Common Question Series: “I Can’t Stay Hard With Condoms”

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As a sex researcher, I get asked questions about sex all the time. I've documented them and will share the answers with you in this common question series.

Condoms

Photo: peachy92

Condoms come in an endless variety of shapes and sizes.

As a sex researcher, I get a lot of questions from friends, students, and random people I meet at cocktail parties. A lot of questions. Well, I’ve decided to compile a list of these questions and talk about them here on Kinsey Confidential. Because if friends, students, and randoms are all asking about it – you’ve likely wondered too!

Today’s question pick

I often have friends and students asking about condoms. Surprisingly, I don’t hear too many complaints from my hetero female friends and students about condoms. The women tend to not mind the feeling of a condom; some of them actually express liking the fact that condoms prevent them from having any sort of “mess” to clean up afterward.

But the men, well, they are who have made this a common question: condom complaints are common among men. These complaints are varied (and have been documented in the literature and can be read about here). The most common question I hear with regard to condom use is about how to keep an erection when a condom enters the sexual equation. So, here are some suggestions:

Try using the condom during masturbation

I know, it might sound weird, but not only does this allow your penis to become familiar with the sensation that a condom provides, but it also allows for a quick clean up method without having a hamper full of socks or a garbage full of tissues!

Experiment with buying different types of condoms

There are a huge variety of condoms on the market today. Have you seen condom sections lately? The options are there, yet many men stick to the same brand or style that they are accustomed to, for whatever reason. Well, that might be part of the problem. Penises are not all shaped the same, and there are some great condoms on the market today that acknowledge that. It is worth the bit of extra money you will spend looking for the perfect fit to be able to have consistently safe and pleasurable sex in the future. I think the most innovative design on the market right now is the Trojan Ecstasy condom. It is lubricated on the inside and the outside and has a “comfort shape” that is loose at the end for a more natural feeling. That isn’t the only one on the market though…so shop around and find one that feels the best for you.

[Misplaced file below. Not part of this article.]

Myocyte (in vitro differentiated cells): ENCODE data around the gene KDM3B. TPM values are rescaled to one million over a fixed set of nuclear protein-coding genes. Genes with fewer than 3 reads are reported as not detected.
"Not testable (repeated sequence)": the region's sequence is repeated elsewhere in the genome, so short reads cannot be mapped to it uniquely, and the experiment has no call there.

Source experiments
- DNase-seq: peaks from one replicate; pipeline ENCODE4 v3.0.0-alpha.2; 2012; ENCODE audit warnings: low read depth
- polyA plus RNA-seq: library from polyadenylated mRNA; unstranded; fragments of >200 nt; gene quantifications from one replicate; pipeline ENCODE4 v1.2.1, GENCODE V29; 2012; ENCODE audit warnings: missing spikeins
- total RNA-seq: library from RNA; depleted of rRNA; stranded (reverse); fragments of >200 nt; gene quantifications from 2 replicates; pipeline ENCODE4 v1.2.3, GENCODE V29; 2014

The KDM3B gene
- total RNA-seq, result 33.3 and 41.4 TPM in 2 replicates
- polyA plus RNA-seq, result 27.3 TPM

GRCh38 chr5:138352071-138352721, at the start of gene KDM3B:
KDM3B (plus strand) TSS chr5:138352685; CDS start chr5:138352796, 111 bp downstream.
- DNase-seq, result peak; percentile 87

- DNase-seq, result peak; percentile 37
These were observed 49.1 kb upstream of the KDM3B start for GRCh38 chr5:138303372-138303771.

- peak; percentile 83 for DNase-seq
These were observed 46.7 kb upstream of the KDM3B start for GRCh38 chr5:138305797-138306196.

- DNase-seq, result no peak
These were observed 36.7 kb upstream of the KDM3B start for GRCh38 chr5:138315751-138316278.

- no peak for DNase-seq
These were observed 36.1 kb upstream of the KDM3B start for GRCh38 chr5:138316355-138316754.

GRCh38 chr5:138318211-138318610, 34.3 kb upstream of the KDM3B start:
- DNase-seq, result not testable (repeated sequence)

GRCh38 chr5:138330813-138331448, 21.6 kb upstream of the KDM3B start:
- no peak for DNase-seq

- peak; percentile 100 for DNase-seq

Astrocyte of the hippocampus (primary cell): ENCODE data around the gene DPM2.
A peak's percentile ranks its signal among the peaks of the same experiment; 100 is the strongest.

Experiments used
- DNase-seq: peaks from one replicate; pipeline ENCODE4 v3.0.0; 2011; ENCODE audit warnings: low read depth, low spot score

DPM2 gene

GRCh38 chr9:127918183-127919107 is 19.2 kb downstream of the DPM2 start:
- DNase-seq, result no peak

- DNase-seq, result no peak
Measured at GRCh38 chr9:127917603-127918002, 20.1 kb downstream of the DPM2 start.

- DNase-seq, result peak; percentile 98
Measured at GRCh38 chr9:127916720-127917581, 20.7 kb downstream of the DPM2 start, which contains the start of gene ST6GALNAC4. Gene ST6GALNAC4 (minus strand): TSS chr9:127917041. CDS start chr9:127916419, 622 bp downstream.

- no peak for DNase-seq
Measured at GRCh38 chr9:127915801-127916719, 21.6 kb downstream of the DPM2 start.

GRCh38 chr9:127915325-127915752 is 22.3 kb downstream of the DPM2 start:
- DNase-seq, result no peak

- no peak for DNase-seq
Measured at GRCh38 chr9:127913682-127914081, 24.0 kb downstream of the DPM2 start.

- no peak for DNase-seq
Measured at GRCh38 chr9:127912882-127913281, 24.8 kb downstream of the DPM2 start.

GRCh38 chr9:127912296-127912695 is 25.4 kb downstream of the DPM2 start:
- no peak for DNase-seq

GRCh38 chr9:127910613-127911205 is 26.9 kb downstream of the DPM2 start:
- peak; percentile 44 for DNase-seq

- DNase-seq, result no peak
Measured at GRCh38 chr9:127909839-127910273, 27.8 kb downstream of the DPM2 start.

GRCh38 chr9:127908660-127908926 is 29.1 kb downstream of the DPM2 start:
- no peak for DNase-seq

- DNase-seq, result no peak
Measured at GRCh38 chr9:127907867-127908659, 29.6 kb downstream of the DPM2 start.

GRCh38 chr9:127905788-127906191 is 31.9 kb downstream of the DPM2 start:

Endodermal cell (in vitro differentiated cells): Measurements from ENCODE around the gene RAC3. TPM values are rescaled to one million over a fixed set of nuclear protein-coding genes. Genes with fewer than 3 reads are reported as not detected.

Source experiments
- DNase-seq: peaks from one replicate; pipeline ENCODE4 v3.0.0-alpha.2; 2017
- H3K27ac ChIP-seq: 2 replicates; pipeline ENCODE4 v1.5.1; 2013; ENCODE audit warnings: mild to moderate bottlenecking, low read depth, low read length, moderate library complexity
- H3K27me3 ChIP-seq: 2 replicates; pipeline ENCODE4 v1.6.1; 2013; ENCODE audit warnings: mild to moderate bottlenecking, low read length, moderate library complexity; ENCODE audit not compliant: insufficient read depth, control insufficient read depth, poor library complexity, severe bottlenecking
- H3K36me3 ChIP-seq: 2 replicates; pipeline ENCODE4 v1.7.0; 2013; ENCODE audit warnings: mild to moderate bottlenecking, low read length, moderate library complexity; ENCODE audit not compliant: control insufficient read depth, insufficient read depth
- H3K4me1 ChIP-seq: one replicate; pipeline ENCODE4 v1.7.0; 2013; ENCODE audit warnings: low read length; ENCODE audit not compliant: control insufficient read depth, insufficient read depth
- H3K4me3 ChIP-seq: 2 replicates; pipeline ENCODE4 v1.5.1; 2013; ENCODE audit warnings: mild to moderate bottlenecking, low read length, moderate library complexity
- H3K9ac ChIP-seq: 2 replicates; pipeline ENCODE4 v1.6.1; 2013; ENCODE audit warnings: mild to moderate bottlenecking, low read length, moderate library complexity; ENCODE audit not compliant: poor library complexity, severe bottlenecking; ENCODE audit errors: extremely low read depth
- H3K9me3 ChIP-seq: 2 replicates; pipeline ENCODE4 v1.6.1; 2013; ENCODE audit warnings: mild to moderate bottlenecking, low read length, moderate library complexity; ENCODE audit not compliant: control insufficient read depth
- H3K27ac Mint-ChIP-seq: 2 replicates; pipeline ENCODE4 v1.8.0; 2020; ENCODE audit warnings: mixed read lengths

Restructure your association with condoms

A condom is an object. The way you view that object can impact the way your perform when the object is brought into the sexual situation. Understanding that you can restructure the cognitive associations you have with condoms is an important first step to taking control of the situation. When we are kids, condoms are actually a pretty scary object – filled with feelings of anxiety, curiosity, and the unknown. This association can be long-lasting. Try to see the condom as associated with pleasure (which will happen through masturbating with the condom) rather than disease. Also, with the advancements in the condom industry, condoms are sometimes enhancers of sexual pleasure by offering stimulating lubrication (warm, tingle, cool…take your pick). Cognitively restructuring your relationship with condoms to be positive rather than anxiety provoking will naturally improve your sexual experience.

Hopefully by masturbating with the condom, trying different types of condoms to find the perfect fit, and engaging in a little cognitive restructuring…you’ll be well on your way to maintaining that erection to make sex safe while keeping it pleasurable.

Kristen Mark, PhD, MPH

completed her PhD in Health Behavior and her MPH in Biostatistics, both at Indiana University. Kristen is an Assistant Professor in Health Promotion at University of Kentucky. Kristen's research focuses on sexual pleasure, sexuality in long term relationships, sexual function, and women's sexuality.
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